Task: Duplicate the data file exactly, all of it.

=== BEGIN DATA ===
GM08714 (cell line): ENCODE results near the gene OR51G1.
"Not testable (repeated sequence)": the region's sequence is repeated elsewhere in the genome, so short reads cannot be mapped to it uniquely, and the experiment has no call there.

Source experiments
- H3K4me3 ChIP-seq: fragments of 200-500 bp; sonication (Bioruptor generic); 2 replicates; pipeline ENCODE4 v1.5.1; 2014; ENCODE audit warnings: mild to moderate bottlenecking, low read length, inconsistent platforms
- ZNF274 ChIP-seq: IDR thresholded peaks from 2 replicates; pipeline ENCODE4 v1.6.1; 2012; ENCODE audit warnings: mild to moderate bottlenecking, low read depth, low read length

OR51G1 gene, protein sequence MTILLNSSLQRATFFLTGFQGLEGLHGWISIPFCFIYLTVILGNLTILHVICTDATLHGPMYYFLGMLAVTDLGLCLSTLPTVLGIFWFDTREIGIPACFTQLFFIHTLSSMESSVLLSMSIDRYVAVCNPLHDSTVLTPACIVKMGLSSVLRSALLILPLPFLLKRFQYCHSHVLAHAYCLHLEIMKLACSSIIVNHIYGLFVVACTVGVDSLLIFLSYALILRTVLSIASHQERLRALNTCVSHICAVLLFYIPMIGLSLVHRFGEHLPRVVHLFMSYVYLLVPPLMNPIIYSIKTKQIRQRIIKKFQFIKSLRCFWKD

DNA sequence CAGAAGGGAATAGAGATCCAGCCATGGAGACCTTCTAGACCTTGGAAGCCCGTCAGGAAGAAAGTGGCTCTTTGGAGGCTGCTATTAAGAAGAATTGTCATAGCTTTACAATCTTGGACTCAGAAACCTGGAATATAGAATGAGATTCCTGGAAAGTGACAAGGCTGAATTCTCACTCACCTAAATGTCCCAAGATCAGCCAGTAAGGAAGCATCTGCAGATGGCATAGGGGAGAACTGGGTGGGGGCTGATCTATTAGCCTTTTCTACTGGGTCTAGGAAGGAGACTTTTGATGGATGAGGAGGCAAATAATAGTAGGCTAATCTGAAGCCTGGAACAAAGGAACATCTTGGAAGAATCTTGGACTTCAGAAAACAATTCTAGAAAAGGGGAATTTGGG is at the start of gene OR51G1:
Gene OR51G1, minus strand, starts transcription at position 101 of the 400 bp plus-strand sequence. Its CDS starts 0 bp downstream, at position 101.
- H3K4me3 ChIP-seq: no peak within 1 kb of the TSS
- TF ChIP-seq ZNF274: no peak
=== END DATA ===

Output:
GM08714 (cell line): ENCODE results near the gene OR51G1.
"Not testable (repeated sequence)": the region's sequence is repeated elsewhere in the genome, so short reads cannot be mapped to it uniquely, and the experiment has no call there.

Source experiments
- H3K4me3 ChIP-seq: fragments of 200-500 bp; sonication (Bioruptor generic); 2 replicates; pipeline ENCODE4 v1.5.1; 2014; ENCODE audit warnings: mild to moderate bottlenecking, low read length, inconsistent platforms
- ZNF274 ChIP-seq: IDR thresholded peaks from 2 replicates; pipeline ENCODE4 v1.6.1; 2012; ENCODE audit warnings: mild to moderate bottlenecking, low read depth, low read length

OR51G1 gene, protein sequence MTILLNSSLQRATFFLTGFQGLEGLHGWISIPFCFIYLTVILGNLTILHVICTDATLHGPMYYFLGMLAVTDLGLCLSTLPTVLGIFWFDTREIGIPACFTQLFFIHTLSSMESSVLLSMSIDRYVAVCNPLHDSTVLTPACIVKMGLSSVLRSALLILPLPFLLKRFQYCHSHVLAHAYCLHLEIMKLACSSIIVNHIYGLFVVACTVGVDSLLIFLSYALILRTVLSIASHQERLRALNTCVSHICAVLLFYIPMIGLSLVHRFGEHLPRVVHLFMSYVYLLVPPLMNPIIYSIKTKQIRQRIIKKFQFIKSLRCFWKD

DNA sequence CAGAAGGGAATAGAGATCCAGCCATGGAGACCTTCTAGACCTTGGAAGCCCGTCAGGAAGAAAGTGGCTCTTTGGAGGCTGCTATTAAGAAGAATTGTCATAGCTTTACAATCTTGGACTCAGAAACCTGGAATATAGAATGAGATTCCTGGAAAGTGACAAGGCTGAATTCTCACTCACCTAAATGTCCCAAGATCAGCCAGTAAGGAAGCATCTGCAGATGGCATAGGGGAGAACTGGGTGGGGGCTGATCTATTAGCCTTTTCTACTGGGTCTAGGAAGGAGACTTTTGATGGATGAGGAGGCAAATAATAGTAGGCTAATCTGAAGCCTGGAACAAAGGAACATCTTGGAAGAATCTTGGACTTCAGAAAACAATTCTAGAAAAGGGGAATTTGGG is at the start of gene OR51G1:
Gene OR51G1, minus strand, starts transcription at position 101 of the 400 bp plus-strand sequence. Its CDS starts 0 bp downstream, at position 101.
- H3K4me3 ChIP-seq: no peak within 1 kb of the TSS
- TF ChIP-seq ZNF274: no peak